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Let $A=\{f:[0,1]\to M_2(\mathbb{C}): $f continuous and $ f(0)=\begin{pmatrix} f_{11}(0) & 0 \\ 0 & f_{22}(0) \end{pmatrix}\}$ be a $C^*$-algebra with pointwise multiplication, involutions and norm $\|f\|=\sup\limits_{t\in [0,1]}\|f(t)\|_{op}$. I want to determine $\hat{A}=\{[\pi]:\pi$ is a irreducible representation of $A$}, (Here is $\pi\sim \rho :\iff$ there is an unitary operator $V:H_{\pi}\to H_{\rho}$ such that $V\pi(a)=\rho(a)V$ for all $a\in A$).

I want to use the following fact: If $I$ is a closed ideal in a $C^*$-algebra $A$, it is $$\hat{A}=\hat{A}_I\coprod \hat{A}_{A/I}=\widehat{I}\coprod \widehat{A/I},$$ where $\hat{A}_I=\{[\pi]\in \hat{A}: \pi(I)\neq 0\}$ and $\hat{A}_{A/I}=\{[\pi]\in \hat{A}: \pi(I)=0\}$.

Consider $I=\{f\in A: f(0)=\begin{pmatrix} 0 & 0 \\ 0 & 0 \end{pmatrix}\}$. $I$ is a closed Ideal in $A$, because $I$ is the kernel of the evaluation-homomorphism $\epsilon_0:A\to M_2(\mathbb{C}), f\mapsto f(0)$. Therefore $I$ is a $C^*$-subalgebra of $A$. Then it follows that $I$ is isomorphic to $C_0((0,1],M_2(\mathbb{C}))$ as $C^*$-algebra. Maybe we get $\widehat{A/I}$ now, because we know what $A/I$ is, it is $A/I=A/ \ker(\epsilon_0)\cong Im(\epsilon_0)\cong \mathbb{C}^2$. But here I'm stuck, I'm not sure what $\widehat{A/I}$ should be and I really don't know what $\hat{I}$ is, I assume $\hat{I}$ is homeomorphic to $(0,1]$, but I can't prove it.

I need that because I want to describe the hull-kernel-topology on $\hat{A}$.

I'm not sure if the question is ok for mathoverflow, I'm sorry if not. But I appreciate your help.

edit: is $\widehat{A/I}$ a discrete set with 2 elements?

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    $\begingroup$ Indeed, $\widehat{C_0(X,\mathbb M_n)}$ is homeomorphic to $X$. Do you see a natural map? (This gives you both $\widehat{A/I}$ and $\hat{I}$. It is not hard to describe the topology on $\hat A=\hat I\sqcup\widehat{A/I}$.) $\endgroup$ – Rasmus Sep 28 '15 at 7:42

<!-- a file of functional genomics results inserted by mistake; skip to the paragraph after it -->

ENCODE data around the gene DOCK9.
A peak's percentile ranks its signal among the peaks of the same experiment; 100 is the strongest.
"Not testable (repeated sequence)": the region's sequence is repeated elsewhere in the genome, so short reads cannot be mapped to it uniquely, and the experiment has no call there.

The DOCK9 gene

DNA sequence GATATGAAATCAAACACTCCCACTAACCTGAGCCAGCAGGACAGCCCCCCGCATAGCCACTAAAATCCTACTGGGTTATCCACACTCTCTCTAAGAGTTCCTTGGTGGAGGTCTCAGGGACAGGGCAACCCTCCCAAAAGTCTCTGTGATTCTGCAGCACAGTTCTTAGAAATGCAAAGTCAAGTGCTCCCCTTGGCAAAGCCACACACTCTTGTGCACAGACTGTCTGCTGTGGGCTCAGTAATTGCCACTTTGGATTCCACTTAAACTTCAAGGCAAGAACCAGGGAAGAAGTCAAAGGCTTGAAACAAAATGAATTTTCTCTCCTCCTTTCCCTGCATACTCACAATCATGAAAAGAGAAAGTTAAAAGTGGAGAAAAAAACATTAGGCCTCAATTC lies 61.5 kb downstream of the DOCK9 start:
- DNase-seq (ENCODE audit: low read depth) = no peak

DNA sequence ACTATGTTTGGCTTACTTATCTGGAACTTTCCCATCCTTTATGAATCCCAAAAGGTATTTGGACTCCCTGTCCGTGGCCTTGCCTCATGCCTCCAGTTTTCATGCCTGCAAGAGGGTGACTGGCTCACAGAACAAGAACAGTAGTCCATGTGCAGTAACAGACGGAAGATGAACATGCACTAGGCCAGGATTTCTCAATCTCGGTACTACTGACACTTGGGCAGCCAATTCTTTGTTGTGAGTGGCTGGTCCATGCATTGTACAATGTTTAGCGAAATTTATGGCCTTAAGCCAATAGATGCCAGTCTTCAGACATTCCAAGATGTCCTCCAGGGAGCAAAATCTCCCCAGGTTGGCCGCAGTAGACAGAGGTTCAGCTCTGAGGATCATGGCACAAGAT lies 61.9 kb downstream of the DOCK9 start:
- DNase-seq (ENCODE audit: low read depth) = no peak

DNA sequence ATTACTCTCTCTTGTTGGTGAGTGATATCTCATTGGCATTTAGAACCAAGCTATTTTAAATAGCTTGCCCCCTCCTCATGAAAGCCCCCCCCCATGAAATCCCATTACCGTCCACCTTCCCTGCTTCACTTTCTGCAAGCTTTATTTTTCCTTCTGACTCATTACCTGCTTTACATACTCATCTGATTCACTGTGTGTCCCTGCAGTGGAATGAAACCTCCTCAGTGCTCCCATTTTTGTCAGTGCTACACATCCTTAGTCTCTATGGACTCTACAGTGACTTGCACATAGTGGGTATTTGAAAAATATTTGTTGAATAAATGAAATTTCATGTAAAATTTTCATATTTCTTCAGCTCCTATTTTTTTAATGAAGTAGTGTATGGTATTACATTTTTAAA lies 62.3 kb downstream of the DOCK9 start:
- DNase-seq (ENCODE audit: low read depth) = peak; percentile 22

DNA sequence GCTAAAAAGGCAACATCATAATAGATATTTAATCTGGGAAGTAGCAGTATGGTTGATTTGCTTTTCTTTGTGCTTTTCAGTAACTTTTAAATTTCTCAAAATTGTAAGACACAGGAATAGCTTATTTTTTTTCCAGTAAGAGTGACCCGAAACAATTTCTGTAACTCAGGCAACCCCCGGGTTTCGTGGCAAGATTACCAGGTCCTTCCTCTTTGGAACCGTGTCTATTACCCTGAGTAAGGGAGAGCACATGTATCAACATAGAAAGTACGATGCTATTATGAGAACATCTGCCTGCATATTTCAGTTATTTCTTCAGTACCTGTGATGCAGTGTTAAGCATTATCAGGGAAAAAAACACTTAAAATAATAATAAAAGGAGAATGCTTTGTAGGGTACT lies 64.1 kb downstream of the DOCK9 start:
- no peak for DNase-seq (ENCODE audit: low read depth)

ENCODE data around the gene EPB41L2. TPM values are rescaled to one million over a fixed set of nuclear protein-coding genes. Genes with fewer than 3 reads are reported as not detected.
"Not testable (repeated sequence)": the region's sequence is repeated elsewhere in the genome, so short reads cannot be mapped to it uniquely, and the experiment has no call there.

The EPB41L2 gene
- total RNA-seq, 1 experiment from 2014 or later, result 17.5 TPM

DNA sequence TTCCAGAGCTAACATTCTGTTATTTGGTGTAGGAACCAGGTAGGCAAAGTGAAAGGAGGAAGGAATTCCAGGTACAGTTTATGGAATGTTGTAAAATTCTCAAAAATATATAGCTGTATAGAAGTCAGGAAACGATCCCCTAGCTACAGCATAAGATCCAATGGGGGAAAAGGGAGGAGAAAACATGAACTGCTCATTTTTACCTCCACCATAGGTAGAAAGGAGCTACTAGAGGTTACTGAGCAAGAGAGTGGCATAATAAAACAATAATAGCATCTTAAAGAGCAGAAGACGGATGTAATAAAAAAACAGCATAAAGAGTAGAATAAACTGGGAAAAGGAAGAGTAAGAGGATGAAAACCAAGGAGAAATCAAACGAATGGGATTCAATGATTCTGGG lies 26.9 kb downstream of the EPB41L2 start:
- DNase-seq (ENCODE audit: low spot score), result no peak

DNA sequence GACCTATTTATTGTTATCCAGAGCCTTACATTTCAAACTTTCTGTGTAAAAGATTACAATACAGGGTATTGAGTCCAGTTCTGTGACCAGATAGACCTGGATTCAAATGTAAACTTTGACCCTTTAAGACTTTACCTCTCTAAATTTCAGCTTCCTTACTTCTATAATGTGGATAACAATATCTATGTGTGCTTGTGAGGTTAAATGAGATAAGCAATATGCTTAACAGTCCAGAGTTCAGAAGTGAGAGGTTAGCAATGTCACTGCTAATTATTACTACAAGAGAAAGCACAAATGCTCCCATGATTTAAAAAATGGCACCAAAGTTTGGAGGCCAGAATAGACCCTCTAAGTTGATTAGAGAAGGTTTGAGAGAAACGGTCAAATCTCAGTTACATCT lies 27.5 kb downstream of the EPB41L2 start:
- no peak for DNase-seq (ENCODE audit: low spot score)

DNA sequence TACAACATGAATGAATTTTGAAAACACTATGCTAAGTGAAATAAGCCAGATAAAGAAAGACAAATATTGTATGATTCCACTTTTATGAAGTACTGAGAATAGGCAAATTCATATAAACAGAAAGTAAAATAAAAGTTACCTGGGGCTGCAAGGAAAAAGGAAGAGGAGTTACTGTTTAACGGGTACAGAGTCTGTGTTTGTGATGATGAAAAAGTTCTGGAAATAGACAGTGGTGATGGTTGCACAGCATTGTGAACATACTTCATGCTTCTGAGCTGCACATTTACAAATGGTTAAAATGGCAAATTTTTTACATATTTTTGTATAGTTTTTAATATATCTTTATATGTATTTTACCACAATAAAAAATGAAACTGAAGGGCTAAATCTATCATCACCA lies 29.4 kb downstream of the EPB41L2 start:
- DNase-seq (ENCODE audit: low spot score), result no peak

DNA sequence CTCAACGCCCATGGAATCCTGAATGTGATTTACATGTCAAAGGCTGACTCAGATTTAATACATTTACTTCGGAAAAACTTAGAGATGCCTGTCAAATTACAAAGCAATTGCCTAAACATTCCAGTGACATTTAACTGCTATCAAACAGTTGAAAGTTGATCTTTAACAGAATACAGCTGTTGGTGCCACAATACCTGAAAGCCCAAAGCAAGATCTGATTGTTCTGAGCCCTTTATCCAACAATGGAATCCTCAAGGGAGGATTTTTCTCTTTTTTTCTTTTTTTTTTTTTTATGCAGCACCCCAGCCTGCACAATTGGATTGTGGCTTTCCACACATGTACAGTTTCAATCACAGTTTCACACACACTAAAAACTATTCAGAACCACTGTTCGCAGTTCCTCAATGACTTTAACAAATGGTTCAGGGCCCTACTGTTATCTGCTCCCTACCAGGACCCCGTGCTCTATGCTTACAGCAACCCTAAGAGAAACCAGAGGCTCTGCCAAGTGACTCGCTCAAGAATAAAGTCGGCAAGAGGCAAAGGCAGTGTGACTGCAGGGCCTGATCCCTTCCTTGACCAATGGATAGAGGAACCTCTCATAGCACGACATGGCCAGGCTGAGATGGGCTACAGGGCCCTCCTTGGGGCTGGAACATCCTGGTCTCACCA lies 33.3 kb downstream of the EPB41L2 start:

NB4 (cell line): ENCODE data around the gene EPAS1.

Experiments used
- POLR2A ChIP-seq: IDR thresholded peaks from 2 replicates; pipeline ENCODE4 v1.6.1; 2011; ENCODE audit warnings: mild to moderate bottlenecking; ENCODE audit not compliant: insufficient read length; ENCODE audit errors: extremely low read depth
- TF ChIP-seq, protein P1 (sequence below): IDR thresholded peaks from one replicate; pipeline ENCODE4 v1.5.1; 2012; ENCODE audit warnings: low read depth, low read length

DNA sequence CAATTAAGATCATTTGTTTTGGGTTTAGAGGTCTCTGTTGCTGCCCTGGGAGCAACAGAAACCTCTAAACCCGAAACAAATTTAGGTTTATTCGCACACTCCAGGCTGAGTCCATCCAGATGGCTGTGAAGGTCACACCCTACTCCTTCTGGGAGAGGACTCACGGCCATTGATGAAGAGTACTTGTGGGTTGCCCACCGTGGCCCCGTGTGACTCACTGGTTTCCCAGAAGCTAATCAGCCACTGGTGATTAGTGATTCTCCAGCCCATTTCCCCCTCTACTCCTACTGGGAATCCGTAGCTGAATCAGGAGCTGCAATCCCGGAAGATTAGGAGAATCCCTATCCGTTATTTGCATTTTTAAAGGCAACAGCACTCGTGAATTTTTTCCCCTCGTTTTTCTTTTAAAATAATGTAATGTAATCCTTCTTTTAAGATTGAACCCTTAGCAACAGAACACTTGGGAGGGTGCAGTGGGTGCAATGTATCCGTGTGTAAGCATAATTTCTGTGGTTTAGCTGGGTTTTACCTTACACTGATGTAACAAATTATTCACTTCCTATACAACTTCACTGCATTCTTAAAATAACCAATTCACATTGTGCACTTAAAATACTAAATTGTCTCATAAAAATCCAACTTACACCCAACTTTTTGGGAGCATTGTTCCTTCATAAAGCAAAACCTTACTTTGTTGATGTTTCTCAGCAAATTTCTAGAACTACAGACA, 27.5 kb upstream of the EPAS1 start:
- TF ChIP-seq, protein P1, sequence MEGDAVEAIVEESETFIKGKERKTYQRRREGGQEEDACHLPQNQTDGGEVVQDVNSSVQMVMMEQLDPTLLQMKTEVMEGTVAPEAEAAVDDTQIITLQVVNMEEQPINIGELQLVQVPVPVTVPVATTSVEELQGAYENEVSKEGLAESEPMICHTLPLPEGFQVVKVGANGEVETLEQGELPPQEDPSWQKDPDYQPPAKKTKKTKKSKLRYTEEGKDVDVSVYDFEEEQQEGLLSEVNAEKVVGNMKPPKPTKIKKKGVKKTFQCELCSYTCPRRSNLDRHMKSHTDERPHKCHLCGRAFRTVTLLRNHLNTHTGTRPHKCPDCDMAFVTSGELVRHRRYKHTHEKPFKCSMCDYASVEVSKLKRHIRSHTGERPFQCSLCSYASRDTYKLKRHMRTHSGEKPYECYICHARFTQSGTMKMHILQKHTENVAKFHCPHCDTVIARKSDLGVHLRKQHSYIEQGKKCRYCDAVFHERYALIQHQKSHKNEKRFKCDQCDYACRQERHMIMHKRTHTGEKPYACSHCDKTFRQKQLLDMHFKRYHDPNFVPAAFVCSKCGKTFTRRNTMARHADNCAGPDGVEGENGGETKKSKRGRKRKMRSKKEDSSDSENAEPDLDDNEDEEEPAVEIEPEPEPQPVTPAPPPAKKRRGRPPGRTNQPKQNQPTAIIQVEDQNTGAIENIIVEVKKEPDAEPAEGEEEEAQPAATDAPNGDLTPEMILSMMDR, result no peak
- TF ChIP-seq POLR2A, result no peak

• $\begingroup$ yes, thank you, I remember! therefore $\hat{I}$ must be homeomorphic to $(0,1]$. I know that $\widehat{C_0(X,M_2)}$ equals the Gelfand space of $C_0(X,M_2)$ and the Gelfand space of $C_0(X,M_2)$ is homeomorphic to $X$, the homeomorphism is the point-evaluation-map. But I still don't know what $\widehat{A/I}$ is. It must be a discrete set with 2 elements, but I don't see why... $\endgroup$ – Sabrina Gemsa Sep 28 '15 at 9:14
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    $\begingroup$ $\mathbb C^2=C_0(\{a,b\},\mathbb M_1)$. $\endgroup$ – Rasmus Sep 28 '15 at 9:29
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    $\begingroup$ You're welcome! If everthing's clear now, I encourage you to write a detailed answer! :) $\endgroup$ – Rasmus Sep 28 '15 at 9:35
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    $\begingroup$ ok, I will do it:) (in a few hours) $\endgroup$ – Sabrina Gemsa Sep 28 '15 at 11:17
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Let $X$ be a compact Hausdorff space, $A$ a unital $C^*$-algebra, first you can prove that $$\gamma:X\times \hat{A}\to \widehat{C_(X,A)},\; (x,[\pi])\mapsto [\pi\circ ev_x]$$ is a bijection, where $ev_x: C(X,A)\to A,\; f\mapsto ev_x(f):=f(x)$ is the evaluation map. Then you can deduce the same for $\widehat{C_0(X,A)}$ and $X\times \hat{A}$, if $X$ is local compact, Hausdorff and if $A$ is an arbitrary $C^*$-algebra.

[Note: $\widehat{C_0(X,A)}$ and $\hat{A}$ are homeomorphic if $\widehat{C_0(X,A)}$ and $\hat{A}$ are endowed with the kern-hull-topology and $X\times \hat{A}$ takes the product topology. ]

Therefore it is $\hat{I}=\widehat{C_0( (0,1], M_2(\mathbb{C}) )}=(0,1]\times \widehat{M_2(\mathbb{C}) }$.
Next, note that all irreducible $*$-representations $\pi:M_2(\mathbb{C})\to L(H_{\pi})$ are equivalent to the irreducible $\ast$-representation $id:M_2(\mathbb{C})\to M_2(\mathbb{C})\cong L(\mathbb{C}^2)$, i.e. $ \widehat{M_2(\mathbb{C}) }=\{[id]\}$. So $\hat{I}$ is basically $(0,1]$.

To obtain $\hat{A}$ we also need $\widehat{A/I}$, because as sets we have the equality $$\hat{A}=\widehat{I}\coprod \widehat{A/I}.$$ It is $\widehat{A/I} =\widehat{ \mathbb{C}\oplus \mathbb{C} }=\hat{\mathbb{C}}\coprod \hat{\mathbb{C}}$, a discrete set with 2 elements.

In summary: $\hat{A}$ has the form $\{\pi_t|t\in (0,1]\}\cup \{\chi_1,\chi_2\}$ with $\pi_t(f)=f(t)$ and $\chi_i(f)=f_{ii}(0)$.

Thanks to Rasmus Bentmann for the help.

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  • $\begingroup$ You're welcome! Some details concerning the topology are still missing. Can you work them out? $\endgroup$ – Rasmus Sep 30 '15 at 19:08
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    $\begingroup$ ok, I promise I will add some details the next days =). $\endgroup$ – Sabrina Gemsa Sep 30 '15 at 19:14

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